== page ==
SBE-β-CD (>98%) was purchased from Shandong Binzhou Zhiyuan Biotechnology Company Ltd. (Binzhou, China). Racemic citalopram hydrobromide and escitalopram oxalate were provided by HuaHai Pharma (Taizhou, China) with purity larger than 99.0%. Methanol and acetonitrile are of HPLC grade. Methanol was purchased from L.B. (Suzhou, China) and acetonitrile was from J&K (Beijing, China). Sodium dihydrogen phosphate (analytical grade) was purchased from L.F. Fine-Chemical (Shanghai, China) and phosphoric acid (analytical grade) from National Medicine (Shanghai, China). Standard buffers of pH was from National Medicine (Shanghai, China) and purity water from Wahaha (Hangzhou, China).

2.2. Instrumentation and Chromatographic Conditions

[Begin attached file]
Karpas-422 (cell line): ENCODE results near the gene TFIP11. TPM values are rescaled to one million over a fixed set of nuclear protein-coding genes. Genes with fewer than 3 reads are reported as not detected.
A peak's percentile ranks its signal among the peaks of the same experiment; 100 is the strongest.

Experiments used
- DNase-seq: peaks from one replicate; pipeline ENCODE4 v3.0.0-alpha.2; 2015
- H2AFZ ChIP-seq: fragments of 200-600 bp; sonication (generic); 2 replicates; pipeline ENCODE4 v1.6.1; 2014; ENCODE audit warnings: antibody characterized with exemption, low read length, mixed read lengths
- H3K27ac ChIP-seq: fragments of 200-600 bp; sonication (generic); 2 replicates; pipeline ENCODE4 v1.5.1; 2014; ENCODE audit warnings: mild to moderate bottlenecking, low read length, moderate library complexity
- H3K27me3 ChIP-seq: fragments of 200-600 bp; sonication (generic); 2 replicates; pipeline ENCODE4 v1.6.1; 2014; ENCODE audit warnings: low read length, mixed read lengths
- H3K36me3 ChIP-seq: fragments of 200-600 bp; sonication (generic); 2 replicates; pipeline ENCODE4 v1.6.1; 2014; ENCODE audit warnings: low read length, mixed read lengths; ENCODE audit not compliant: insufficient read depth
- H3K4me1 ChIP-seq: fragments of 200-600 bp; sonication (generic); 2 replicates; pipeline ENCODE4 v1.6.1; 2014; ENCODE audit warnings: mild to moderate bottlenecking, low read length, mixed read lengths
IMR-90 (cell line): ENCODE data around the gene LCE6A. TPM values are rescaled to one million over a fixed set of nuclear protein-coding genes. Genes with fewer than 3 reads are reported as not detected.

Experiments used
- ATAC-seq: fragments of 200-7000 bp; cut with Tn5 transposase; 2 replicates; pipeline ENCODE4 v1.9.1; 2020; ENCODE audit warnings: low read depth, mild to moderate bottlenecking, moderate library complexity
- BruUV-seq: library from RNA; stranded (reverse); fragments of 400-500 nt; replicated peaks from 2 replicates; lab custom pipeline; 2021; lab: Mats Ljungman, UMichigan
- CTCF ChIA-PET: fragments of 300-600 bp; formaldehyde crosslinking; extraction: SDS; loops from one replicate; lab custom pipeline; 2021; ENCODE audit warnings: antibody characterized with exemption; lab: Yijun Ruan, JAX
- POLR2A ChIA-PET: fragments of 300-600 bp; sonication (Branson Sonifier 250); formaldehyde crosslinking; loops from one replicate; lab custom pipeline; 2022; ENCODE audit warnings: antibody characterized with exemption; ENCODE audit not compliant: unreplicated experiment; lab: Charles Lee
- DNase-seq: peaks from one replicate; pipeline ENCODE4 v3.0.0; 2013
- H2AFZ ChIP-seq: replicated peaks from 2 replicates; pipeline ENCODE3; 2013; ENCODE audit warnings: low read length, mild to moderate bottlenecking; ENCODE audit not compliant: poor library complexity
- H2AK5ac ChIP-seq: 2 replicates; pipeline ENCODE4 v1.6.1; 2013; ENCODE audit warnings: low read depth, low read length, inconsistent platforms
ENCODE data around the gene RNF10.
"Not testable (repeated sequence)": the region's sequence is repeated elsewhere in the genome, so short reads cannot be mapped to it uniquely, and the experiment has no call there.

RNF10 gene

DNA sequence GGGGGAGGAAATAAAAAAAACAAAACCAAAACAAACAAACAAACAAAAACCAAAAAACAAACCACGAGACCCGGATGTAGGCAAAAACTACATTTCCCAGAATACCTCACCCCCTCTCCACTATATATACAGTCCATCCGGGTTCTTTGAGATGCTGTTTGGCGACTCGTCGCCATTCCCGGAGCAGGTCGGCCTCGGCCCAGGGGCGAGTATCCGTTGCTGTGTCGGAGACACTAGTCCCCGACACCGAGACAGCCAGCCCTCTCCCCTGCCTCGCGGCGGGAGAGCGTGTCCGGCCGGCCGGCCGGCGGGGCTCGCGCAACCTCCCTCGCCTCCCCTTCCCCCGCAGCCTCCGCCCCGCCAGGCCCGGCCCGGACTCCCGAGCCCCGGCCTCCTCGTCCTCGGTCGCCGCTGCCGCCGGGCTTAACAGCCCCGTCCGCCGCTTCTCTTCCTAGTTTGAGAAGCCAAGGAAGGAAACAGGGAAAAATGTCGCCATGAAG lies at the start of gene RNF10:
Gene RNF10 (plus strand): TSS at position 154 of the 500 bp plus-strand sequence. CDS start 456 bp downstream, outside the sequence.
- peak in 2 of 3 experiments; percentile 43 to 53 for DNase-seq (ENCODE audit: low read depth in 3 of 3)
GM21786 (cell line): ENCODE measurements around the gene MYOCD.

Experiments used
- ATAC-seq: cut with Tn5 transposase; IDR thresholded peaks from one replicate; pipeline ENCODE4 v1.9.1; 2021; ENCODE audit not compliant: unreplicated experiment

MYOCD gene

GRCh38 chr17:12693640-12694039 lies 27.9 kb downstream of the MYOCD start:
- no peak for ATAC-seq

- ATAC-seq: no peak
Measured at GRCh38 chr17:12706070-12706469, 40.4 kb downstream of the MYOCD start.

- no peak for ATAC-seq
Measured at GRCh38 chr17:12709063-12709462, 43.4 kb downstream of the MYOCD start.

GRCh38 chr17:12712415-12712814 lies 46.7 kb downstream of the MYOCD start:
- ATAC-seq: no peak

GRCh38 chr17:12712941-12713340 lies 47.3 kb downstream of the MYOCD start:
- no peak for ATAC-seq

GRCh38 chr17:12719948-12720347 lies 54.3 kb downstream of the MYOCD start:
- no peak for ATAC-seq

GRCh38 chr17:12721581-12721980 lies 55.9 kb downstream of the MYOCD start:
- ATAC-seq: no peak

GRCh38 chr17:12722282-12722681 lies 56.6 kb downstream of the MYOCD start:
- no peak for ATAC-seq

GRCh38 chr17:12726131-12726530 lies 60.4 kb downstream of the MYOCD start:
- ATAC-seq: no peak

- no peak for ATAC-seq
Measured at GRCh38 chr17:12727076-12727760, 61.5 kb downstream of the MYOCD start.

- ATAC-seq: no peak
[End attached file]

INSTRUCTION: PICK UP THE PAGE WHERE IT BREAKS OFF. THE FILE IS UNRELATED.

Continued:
The HPLC system (Hegong Instrument, Shanghai, China) consisted of a Vertex STI P5000 pump, a STI UV detector (wavelength range of 190–700 nm), 10 μL sample loop (Rheodyne), and a 7725i sampler. A Leici pHS-25 pH (Shanghai, China) meter equipped with an E-201-C combined glass electrode was used for pH measurements. It was calibrated using standard buffers of pH values of 4.01, 6.86, and 9.18. The chromatographic and the integrated data were collected using a N3000 data-acquiring software based on a window XP computer system. Before being delivered to the HPLC system, the mobile phase was filtered through 0.45 μm PTFE filters and was degassed. Chromatographic separation was conducted on a Hedera ODS-2 silica gel C18 column (250 mm × 4.6 mm × 5.0 μm, Hanbang, China) in the reversed phase operating mode, with a mobile phase consisting of aqueous buffer (sodium dihydrogen phosphate and SBE-β-CD), methanol, and acetonitrile with the volumetric ratio of 21 : 3 : 1. The pH value of aqueous buffer was adjusted by using dilute orthophosphoric acid. The measurements were carried out in an isocratic elution mode at ambient temperature with a flow rate of 1.0 mL/min, an injection volume of 10 μL, and UV detection at 240 nm. Each experiment was run in duplicate and each solution was prepared freshly.